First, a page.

Before the Civil War, several hundred enslaved Africans escaped every month and immediately began to shape the Western hemisphere. Some established autonomous maroon colonies, some established roots in other nations, and many joined the abolitionist movements. When John Brown tipped off the Civil War by attacking Harpers Ferry, he was accompanied by several ex-slaves, including his co-defendant "Emperor" Shields Green.

There's so much more to say, but we need to stop teaching about 'slaves' and start teaching about 'Black people' during slavery. 

I concluded, "If you teach your students this, I promise, your Black students won't 'feel some type of way' about a White woman teaching about slavery."

Teaching about African Enslavement in America from a Black Perspective

In 2015, then-presidential candidate Donald Trump insulted many by saying of John McCain, "He's not a war hero… I like people who weren't captured."

Until that point, John McCain was universally considered a war hero, primarily because of the 5 years he spent as a North Vietnamese prisoner. But Trump altered the narrative, turning a tale of courage strength and endurance into a symbol of weakness. In an unconventionally unpatriotic way, Trump made the Vietcong the heroes.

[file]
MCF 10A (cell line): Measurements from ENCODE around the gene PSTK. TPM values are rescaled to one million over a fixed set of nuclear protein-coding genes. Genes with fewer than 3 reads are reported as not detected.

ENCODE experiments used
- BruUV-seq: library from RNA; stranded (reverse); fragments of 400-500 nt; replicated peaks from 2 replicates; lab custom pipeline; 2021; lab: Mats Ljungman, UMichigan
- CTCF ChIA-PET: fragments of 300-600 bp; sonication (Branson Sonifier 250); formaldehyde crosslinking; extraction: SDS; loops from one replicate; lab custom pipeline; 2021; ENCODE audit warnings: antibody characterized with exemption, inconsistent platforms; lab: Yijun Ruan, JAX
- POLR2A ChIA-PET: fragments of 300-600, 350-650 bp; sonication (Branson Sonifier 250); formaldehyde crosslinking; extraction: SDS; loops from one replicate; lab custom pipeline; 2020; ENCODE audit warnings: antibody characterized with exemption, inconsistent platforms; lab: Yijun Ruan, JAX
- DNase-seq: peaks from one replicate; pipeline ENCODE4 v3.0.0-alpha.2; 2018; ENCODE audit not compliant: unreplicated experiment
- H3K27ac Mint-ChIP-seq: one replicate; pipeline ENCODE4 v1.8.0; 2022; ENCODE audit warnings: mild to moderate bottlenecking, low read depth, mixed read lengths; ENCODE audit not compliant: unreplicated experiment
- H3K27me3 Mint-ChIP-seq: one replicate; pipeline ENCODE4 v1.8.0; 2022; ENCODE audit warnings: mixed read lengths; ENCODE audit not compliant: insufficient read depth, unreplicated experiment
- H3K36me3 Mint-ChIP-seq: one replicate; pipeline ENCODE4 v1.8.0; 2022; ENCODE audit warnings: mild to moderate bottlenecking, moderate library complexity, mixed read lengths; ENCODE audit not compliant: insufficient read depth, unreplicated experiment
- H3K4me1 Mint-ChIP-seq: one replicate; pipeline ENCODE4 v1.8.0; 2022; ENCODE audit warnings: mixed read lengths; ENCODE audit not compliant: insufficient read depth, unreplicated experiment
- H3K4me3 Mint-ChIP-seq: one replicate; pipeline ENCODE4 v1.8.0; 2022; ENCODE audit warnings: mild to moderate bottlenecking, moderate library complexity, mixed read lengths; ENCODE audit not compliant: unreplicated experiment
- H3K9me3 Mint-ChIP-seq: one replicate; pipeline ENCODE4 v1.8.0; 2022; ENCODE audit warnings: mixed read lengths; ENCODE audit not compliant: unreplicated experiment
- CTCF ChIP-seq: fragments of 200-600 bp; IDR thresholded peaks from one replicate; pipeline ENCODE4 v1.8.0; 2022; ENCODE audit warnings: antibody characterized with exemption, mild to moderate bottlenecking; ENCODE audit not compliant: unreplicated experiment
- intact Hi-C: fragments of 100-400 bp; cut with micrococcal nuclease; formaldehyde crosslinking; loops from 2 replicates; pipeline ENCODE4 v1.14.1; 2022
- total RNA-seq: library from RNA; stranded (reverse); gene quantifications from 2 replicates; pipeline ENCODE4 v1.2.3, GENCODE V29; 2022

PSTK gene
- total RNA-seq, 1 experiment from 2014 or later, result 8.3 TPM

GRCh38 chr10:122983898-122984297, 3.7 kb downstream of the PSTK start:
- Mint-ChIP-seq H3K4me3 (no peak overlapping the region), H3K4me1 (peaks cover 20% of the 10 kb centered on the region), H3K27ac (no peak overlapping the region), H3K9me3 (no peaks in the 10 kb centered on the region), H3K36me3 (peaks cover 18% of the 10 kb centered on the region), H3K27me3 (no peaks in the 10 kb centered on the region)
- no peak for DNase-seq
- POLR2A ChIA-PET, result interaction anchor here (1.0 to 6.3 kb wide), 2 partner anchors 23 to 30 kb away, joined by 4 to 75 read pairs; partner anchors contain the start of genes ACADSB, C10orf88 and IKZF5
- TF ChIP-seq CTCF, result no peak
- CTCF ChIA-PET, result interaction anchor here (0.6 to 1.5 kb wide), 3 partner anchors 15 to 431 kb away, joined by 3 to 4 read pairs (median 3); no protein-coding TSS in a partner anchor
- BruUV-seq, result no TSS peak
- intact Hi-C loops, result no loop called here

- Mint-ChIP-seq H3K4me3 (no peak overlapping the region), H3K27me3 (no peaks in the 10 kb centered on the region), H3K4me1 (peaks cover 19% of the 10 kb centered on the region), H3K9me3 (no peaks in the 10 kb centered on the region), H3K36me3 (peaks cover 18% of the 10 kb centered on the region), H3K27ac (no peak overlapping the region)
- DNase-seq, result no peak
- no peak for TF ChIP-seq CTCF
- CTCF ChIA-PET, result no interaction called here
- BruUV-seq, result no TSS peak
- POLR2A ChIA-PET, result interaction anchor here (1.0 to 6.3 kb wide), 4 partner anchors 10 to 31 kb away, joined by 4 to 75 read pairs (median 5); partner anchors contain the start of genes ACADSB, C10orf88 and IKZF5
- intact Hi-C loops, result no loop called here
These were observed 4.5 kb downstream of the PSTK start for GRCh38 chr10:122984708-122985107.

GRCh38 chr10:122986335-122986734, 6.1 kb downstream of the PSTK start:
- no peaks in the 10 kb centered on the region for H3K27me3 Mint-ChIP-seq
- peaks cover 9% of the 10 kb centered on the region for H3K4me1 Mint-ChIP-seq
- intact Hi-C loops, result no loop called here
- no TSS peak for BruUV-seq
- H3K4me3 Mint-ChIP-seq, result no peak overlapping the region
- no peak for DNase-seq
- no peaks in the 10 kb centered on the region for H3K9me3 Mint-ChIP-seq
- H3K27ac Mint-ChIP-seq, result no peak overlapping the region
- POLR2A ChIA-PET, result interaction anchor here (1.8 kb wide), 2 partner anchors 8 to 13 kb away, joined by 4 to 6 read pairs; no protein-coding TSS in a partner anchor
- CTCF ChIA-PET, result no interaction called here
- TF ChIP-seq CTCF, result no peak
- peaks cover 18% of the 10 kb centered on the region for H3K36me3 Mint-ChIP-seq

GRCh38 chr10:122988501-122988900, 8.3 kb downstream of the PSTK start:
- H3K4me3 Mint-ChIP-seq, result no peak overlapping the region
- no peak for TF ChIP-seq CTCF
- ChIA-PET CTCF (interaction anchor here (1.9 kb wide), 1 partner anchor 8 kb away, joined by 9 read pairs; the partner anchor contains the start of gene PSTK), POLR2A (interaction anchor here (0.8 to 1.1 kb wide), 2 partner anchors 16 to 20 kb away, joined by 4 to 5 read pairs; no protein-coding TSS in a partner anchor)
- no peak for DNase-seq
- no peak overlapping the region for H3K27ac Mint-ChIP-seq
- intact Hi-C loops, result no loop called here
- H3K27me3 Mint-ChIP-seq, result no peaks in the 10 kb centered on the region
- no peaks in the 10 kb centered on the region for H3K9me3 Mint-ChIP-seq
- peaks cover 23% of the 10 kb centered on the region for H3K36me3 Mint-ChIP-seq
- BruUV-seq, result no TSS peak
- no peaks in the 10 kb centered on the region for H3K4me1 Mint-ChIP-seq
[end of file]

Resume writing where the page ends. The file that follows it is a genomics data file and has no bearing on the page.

The captivity and forced labor of Africans in the Americas (despairingly known as slavery) is presented the same way to students. It is taught from the captor's perspective, re-imaging labor camps into "plantations" and amoral sadists into "masters." The universal heroism, endurance, and resistance of African forced laborers are recasts as passive "slaves" who were waiting for the White conscious community to free them.  

Black people have always been front and center of our own liberation; from the Black Loyalist and Black Patriots, David Walker's revolutionary calls, Nat Turner's insurrections, Harriet Tubman's great escapes, to the Black Union Soldiers.

In truth, the Black people we call "slaves" were prisoners of war who deserve more recognition than John McCain; And the history books that recast Black people as "slaves" should be viewed as unconventional and as unpatriotic as Trump's bizarre celebration of the Vietcong.

My grandfather's grandfathers were Granderson Conn and Papa Charlie,' two Africans in American who were born into slavery and died Civil War veterans for the Union Army. The Civil War didn't happen to end slavery, like portrayed in schools. The Civil War happened because Black people made slavery untenable for the Union. And the Union didn't win the war with Black people's hopes and prayers; they won the war with Black people's blood and bravery. 

In America, we don't teach that Britain "gave" the colonies independence.  We teach that the colonists fought for it. We need our elected officials to acknowledge the same for Black people and Black emancipation.